5 Ways Backed by Science to Get More Vitamin D

The best way to get enough vitamin D is to expose your skin to sunlight for 10 to 15 minutes at least 4 days per week. When the ultraviolet rays from the sun hit your skin, it converts a compound called dehydrocholesterol on the surface of your skin to a vitamin D precursor. In turn, your liver and kidneys transform the vitamin D precursor into active vitamin D.

You need vitamin D for bone health and for a healthy immune system. Some preliminary research suggests that vitamin D may lower the risk of some chronic health problems such as cardiovascular disease, autoimmune disease, depression, obesity, and some types of cancer. However, there’s no definitive evidence that getting more vitamin D if you already have a vitamin D level in the normal range has added benefits.

In fact, the most recent research fails to show a connection between vitamin D and the prevention of any disease, yet you still need it for health. Many people fall short of getting enough vitamin D. Studies suggest that a low or borderline-low vitamin D level is common, especially in older people and those with darker skin. Therefore, most people could use more vitamin D. Could this apply to you? If you’re looking for vitamin D sources, here are your options.

Sun Exposure

The best way to get enough vitamin D is to expose your skin to sunlight for 10 to 15 minutes at least 4 days per week. When the ultraviolet rays from the sun hit your skin, it converts a compound called dehydrocholesterol on the surface of your skin to a vitamin D precursor. In turn, your liver and kidneys transform the vitamin D precursor into active vitamin D.

Although 10 to 15 minutes of sun exposure most days is sufficient to supply the average person with enough vitamin D, people with darker skin and those who are over the age of 60 or obese need more sun exposure to achieve a healthy vitamin D level. Too much sunlight damages the skin, and may increase the risk of skin cancer. That’s why vitamin D supplements are so popular. Plus, the sun may not be strong enough in the winter if you live in a Northern latitude with less direct sunlight.

Fatty Fish

Fatty fish, such as salmon and sardines, supply a modest amount of vitamin D per serving. For example, a 100-gram serving of salmon supplies up to 360 IU of vitamin D, with wild-caught salmon containing more than farm raised. A similar serving size of sardines has around 190 IU. However, most people don’t eat enough fish to meet their vitamin D needs. The minimum you need daily is 600 IU and most expert believe in getting between 800 IU and 2000 IU each day. So, you’d have to eat a lot of fatty fish to get enough vitamin D in your diet.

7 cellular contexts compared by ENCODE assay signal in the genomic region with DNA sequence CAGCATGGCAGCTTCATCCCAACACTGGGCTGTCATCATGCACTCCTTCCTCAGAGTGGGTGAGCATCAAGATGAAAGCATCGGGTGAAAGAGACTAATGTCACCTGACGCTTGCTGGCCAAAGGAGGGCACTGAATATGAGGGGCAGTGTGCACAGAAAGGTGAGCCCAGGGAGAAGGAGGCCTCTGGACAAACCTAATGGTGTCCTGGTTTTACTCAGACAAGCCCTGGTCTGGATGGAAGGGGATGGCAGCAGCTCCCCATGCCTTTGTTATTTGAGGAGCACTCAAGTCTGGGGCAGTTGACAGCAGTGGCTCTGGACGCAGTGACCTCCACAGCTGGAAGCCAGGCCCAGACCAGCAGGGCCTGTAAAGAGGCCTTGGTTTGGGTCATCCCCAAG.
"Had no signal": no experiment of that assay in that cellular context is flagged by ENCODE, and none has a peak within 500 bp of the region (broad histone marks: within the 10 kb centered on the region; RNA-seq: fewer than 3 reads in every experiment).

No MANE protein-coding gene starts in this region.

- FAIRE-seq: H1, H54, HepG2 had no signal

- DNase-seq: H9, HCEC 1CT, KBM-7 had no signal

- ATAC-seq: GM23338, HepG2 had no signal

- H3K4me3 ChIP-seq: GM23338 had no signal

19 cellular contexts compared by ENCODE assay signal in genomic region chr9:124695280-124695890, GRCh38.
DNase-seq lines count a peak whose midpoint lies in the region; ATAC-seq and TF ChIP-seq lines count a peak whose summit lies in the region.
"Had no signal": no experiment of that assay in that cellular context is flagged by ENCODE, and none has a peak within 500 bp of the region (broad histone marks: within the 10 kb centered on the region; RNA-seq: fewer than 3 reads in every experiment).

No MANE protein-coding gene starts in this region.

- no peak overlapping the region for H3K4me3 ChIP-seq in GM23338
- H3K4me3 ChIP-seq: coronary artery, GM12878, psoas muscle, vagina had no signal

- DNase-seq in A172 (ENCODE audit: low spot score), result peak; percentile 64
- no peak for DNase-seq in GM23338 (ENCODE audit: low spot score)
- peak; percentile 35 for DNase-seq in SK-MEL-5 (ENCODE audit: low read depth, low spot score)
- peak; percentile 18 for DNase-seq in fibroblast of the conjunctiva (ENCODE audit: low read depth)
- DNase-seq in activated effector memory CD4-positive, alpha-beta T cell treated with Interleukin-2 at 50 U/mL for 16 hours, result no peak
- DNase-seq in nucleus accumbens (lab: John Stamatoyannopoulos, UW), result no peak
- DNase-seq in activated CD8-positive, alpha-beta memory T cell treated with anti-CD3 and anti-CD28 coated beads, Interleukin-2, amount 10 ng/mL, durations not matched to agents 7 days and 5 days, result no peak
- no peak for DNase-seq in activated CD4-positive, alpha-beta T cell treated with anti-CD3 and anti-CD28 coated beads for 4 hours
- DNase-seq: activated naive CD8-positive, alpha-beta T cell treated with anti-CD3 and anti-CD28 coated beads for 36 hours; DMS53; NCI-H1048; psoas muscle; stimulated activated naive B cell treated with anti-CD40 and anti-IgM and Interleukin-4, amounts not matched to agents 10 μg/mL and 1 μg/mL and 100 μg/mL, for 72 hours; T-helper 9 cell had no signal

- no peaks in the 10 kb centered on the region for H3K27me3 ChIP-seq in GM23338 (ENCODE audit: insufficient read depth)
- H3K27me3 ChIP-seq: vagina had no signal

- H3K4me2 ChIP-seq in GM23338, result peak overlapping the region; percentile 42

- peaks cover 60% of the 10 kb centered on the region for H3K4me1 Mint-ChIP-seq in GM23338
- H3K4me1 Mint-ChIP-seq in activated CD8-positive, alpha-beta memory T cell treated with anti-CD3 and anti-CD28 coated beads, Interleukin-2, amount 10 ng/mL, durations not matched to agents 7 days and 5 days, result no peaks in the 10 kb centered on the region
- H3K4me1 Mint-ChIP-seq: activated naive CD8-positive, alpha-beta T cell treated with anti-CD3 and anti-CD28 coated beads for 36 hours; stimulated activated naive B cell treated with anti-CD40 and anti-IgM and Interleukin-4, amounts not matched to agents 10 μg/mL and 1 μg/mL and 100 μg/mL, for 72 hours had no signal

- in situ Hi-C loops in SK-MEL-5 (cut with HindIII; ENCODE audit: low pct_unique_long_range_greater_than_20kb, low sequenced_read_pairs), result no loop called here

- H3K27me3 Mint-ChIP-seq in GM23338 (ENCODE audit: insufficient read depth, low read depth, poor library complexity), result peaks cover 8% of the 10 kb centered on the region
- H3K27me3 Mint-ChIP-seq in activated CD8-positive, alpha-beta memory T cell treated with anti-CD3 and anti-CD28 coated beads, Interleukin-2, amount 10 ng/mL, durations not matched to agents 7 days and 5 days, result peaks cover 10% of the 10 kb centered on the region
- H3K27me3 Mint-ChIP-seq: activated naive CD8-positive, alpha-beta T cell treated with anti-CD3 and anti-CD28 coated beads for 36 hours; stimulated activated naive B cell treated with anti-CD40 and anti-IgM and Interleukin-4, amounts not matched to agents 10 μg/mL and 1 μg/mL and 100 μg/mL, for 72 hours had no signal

SHOCK gives women a new way to get fit, tone up, and build muscle. Enjoy workouts at home or in the gym to help you feel strong and confident. Push it to the limit, crush your fitness goals, and feel unstoppable!

Fortified Foods

Manufacturers add vitamin D to some packaged foods, such as breakfast cereals, yogurt, dairy milk, and plant-based milk, but the form of vitamin D in some of these products is different. The vitamin D form you get from the sun and from fatty fish is called vitamin D3 (cholecalciferol) while the type in fortified foods is often D2 (ergocalciferol). One study found that vitamin D3 is 87% more effective at raising vitamin D levels than vitamin D2. So, you’re getting a less efficient form of vitamin D when you consume fortified foods. Also, read the label and make sure the packaged food you’re buying contains vitamin D. Not all do.

Mushrooms Exposed to Ultraviolet Light

Most people don’t think of mushrooms as being a good source of vitamin D, but they can be. If you expose mushrooms to ultraviolet light, they make vitamin D2. The amount of vitamin D mushrooms produce depends upon the type. For example, wild maitake mushrooms supply more vitamin D (as much as 2,300 IU) relative to eating a serving of salmon, which has about 360 IU. Some manufacturers now use ultraviolet light to maximize vitamin D2 production by button mushrooms, the common kind you find at most grocery stores. Doing this can increase the quantity of vitamin D2 they produce by severalfold, making them almost comparable to the vitamin D content of wild mushrooms.

Vitamin D Supplements

People who have problems getting enough sun exposure often opt for a vitamin D supplement. Supplements come in both the vitamin D3 and the vitamin D2 form. Which should you choose? Unless you’re a vegetarian or vegan, choose the D3 form since it’s more efficient at raising your vitamin D level. Vegetarians and vegans choose the vitamin D2 form since it doesn’t come from animals, like vitamin D3.

Before taking a supplement, talk to your physician. They can check a vitamin D blood level and make a recommendation on how much to take. Most healthcare providers recommend taking 600 IU to 2,000 IU daily, although this may be too little if you’re deficient. Don’t take high doses without the guidance of a healthcare provider since too much vitamin D can be toxic.

While there are lots of fish oils on the market, you can’t settle for just any old oil and hope for the best. SFH Super Omega-3 Fish Oil with Vitamin D has been through rigorous testing and meets the highest standards.

One of our favorite products combines vitamin D with omega-3 fish oil. SFH Super Omega-3 Fish Oil with Vitamin D has been through rigorous testing and meets the highest standards.

The Bottom Line

Now you have a better idea of how to get vitamin D. It’s difficult to get enough vitamin D through diet alone, since most people don’t eat large quantities of fatty fish or mushrooms exposed to ultraviolet light. Plus, the quantity of vitamin D in fortified foods is in a less potent form. If you don’t get much sunlight exposure, taking a vitamin D supplement may be your best option. Research well and purchase one from a reputable maker.